Tag: Research

Brains Turned to Glass? Suffocated in Boathouses? Vesuvius Victims Get New Look

The infants and children huddled in the stone boathouses. The women pressed in next to them. The men crowded in last. They’d all fled Herculaneum on August 24, 79 A.D. as Mount Vesuvius rained destruction on the city, as it did Pompeii and other Roman settlements near the Bay of Naples. While Pompeii was consumed […]

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IBM’s biology-inspired AI generates hash codes faster than classical approaches

Ever heard of FlyHash? It’s an algorithm inspired by fruit flies’ olfactory circuits that’s been shown to generate hash codes — numeric representations of objects — with superior performance compared with classical algorithms. Unfortunately, because FlyHash uses random projections, it can’t learn from data. To overcome this limitation, researchers at Princeton, the University of San […]

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Facebook’s AI learns the relationships between physical places from first-person video footage

Computer vision systems generally excel at detecting objects but struggle to make sense of the environments in which those objects are used. That’s because they separate observed actions from physical context — even those that do model environments fail to discriminate between elements relevant to actions versus those that aren’t (e.g., a cutting board on […]

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Psychology Around the Net: January 18, 2020

This week’s Psychology Around the Net explores how anxiety looks in children, how managers can work with employees dealing with depression, why young girls are struggling more with mental health issues than their male counterparts, a new bill that would make mental health a priority for first responders, and more.     Anxiety is Different […]

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Panicking About Your Kids’ Phones? New Research Says Don’t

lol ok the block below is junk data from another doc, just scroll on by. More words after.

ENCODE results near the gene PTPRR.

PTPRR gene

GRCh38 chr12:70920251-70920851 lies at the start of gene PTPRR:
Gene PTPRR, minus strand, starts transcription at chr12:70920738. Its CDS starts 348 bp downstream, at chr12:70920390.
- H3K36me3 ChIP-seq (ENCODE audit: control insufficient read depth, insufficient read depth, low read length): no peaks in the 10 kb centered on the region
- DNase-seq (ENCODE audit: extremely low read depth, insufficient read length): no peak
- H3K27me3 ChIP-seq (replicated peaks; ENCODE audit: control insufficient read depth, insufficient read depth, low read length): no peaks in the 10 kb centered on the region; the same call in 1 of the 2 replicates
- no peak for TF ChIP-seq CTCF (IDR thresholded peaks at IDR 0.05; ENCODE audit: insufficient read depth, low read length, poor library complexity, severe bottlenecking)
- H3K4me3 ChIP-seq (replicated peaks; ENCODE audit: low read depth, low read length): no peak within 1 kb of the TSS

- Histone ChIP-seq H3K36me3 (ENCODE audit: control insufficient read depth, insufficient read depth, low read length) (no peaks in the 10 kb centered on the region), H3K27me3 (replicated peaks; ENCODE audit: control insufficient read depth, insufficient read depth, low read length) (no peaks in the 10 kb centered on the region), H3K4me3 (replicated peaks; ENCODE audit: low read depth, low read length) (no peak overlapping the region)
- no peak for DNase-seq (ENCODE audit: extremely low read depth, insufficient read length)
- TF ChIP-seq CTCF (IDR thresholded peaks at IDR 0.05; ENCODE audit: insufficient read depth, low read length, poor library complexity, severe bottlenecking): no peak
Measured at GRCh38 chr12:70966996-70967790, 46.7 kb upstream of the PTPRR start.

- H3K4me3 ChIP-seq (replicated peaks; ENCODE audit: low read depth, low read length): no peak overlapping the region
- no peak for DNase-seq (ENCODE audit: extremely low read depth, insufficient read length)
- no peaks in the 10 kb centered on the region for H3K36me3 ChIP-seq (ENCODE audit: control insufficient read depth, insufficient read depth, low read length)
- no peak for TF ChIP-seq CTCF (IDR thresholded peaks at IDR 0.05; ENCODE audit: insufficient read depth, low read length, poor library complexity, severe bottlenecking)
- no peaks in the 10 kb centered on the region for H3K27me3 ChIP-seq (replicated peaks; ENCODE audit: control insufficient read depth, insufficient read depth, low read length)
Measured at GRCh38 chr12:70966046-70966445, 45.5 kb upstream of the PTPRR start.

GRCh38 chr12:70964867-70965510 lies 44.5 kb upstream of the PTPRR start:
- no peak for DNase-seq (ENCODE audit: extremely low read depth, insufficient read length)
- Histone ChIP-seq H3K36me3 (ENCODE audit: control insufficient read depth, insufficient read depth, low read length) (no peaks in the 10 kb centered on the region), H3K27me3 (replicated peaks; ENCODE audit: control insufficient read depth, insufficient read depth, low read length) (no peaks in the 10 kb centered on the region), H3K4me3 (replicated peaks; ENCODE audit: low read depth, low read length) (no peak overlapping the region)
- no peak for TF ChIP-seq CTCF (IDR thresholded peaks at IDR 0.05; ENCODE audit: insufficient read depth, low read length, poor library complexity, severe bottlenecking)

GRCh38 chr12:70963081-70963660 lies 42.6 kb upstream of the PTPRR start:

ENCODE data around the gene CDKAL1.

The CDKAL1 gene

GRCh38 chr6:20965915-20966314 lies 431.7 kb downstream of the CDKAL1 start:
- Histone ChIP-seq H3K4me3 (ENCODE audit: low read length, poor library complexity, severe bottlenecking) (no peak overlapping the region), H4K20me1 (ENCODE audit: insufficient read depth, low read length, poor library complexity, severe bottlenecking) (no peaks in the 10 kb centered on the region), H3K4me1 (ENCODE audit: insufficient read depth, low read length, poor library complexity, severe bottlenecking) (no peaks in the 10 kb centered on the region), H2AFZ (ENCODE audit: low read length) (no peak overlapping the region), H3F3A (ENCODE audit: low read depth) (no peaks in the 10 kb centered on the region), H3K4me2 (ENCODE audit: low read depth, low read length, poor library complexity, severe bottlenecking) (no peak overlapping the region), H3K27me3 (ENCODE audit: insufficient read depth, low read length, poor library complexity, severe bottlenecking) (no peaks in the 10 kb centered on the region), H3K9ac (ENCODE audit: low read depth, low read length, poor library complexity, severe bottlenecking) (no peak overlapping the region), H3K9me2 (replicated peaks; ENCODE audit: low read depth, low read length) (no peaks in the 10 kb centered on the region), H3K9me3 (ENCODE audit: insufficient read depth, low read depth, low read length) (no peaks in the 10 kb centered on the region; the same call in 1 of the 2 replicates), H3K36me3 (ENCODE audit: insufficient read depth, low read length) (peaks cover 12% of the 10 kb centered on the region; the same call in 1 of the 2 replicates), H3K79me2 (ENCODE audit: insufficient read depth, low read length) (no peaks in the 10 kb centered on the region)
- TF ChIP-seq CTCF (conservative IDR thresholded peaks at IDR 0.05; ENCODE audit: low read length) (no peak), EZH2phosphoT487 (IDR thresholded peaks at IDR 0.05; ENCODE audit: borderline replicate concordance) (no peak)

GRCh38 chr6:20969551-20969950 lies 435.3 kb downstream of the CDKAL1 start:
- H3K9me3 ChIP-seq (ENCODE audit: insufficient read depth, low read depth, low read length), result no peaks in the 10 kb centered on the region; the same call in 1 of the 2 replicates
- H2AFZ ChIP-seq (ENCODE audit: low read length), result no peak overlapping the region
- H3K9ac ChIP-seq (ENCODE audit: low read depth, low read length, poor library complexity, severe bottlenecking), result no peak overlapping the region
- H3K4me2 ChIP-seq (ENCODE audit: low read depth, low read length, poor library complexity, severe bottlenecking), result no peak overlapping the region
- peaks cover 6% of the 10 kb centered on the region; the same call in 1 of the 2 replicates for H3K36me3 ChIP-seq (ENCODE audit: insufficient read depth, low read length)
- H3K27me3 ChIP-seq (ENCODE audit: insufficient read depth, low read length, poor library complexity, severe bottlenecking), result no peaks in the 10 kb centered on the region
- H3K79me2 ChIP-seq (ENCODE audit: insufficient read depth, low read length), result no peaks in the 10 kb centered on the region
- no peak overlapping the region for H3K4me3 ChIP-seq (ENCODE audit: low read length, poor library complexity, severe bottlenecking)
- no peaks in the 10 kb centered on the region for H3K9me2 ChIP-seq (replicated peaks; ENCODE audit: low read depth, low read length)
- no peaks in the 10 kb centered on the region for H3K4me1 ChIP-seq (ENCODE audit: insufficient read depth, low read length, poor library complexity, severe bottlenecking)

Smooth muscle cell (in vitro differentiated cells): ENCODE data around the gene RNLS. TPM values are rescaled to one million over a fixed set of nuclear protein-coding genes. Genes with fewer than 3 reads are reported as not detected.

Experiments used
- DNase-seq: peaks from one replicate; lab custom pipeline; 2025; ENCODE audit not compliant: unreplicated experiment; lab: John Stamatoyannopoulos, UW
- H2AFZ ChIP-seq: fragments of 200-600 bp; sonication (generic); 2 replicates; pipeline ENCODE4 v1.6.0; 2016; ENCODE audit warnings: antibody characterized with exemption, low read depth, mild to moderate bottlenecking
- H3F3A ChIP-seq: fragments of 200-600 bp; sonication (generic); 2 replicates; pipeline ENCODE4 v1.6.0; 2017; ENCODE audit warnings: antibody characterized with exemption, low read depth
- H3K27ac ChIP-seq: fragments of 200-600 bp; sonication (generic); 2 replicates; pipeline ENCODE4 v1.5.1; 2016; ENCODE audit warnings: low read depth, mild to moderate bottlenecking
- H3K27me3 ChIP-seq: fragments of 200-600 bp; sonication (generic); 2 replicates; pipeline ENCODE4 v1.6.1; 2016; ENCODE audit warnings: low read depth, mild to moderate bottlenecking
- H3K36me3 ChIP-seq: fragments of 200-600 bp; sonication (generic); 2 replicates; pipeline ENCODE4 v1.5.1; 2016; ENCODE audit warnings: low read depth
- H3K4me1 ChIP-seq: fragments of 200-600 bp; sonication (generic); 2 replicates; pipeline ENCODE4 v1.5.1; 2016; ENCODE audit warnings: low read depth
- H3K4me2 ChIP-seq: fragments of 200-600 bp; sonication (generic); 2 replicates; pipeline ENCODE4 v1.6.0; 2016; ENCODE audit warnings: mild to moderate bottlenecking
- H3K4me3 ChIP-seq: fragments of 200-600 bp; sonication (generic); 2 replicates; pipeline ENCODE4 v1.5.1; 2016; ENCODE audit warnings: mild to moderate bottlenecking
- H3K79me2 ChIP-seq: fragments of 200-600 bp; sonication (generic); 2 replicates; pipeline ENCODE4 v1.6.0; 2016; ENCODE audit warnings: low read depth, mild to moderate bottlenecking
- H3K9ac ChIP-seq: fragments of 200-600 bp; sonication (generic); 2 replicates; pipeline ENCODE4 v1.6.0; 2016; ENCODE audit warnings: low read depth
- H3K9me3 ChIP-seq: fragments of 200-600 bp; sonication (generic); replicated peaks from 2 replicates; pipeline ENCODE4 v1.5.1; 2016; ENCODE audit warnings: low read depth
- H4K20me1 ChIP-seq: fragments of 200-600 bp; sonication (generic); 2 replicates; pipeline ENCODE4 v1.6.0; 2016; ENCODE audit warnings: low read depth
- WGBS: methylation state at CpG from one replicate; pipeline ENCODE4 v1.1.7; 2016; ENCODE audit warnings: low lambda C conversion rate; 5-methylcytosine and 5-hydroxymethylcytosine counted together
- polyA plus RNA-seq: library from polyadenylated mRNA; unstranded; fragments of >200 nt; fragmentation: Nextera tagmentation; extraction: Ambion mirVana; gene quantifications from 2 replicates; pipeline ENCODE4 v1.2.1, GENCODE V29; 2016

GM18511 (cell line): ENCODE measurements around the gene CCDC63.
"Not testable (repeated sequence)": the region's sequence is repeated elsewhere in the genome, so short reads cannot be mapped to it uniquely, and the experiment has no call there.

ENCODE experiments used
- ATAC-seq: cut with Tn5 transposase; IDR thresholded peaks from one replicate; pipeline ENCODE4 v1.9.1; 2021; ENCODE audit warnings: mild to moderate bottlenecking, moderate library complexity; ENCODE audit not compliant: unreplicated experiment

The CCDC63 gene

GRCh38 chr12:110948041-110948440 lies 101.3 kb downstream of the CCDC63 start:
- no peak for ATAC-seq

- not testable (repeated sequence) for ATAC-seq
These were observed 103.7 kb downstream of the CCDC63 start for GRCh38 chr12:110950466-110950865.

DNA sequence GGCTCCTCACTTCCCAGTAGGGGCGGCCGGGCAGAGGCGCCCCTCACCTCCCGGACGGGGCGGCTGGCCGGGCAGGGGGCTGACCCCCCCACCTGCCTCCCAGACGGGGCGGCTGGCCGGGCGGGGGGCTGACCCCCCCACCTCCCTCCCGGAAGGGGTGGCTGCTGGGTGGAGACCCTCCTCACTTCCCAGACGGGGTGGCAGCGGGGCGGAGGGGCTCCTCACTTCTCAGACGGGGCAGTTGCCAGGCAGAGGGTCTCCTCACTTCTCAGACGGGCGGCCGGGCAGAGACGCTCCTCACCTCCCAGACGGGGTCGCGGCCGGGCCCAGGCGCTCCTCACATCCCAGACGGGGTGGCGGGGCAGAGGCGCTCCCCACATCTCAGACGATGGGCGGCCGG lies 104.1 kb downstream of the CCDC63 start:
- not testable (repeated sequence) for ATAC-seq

SAN FRANCISCO — It has become common wisdom that too much time spent on smartphones and social media is responsible for a recent spike in anxiety, depression and other mental health problems, especially among teenagers. But a growing number of academic researchers have produced studies that suggest the common wisdom is wrong. The latest research, […]

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Meteorite or Volcano? New Clues to the Dinosaurs’ Demise

Some 66 million years ago, forests burned to the ground and the oceans acidified after the Chicxulub meteorite hit Earth in the Gulf of Mexico. Around the same time, on the other side of the planet, erupting volcanoes were busy covering much of the Indian subcontinent with lava, forming the Deccan Traps. One of these […]

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Why Celebrity Narratives Can Be Dangerous for Your Mental Health

Are stories and personal narratives always a change agent for good? Or can they also be used for less altruistic purposes? And what happens when you add the multiplying power of celebrity and influencers into the mix of a good narrative? Humans tend to be a trusting bunch. When someone tells us a story, most […]

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Volcanoes on Venus Might Still Be Smoking

Venus is our toxic twin. Its chemical makeup, size and density is similar to our world’s, although its hellish temperatures can melt lead, and its atmosphere is rife with sulfuric acid. But it may be even more Earthlike than we knew. A paper published last week in Science Advances demonstrates that Venus might still harbor […]

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When the Cobra Bites, You’ll Be Glad Someone Sequenced Its Genome

Scientists have sequenced the genome of one of the deadliest snakes in the world, the Indian cobra, and have taken a big step toward developing new and better treatments for their bites. Although the Centers for Disease Control and Prevention estimates that thousands of people are bitten by snakes in the United States every year, […]

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How a Fish Steals Its Ability to Glow

Bioluminescence might seem uncommon, even alien. But biologists think organisms evolved the ability to light up the dark as many as 50 different times, sending tendrils of self-powered luminosity coursing through the tree of life, from fireflies and vampire squids to lantern sharks and foxfire, a fungus found in rotting wood. Despite all this diversity, […]

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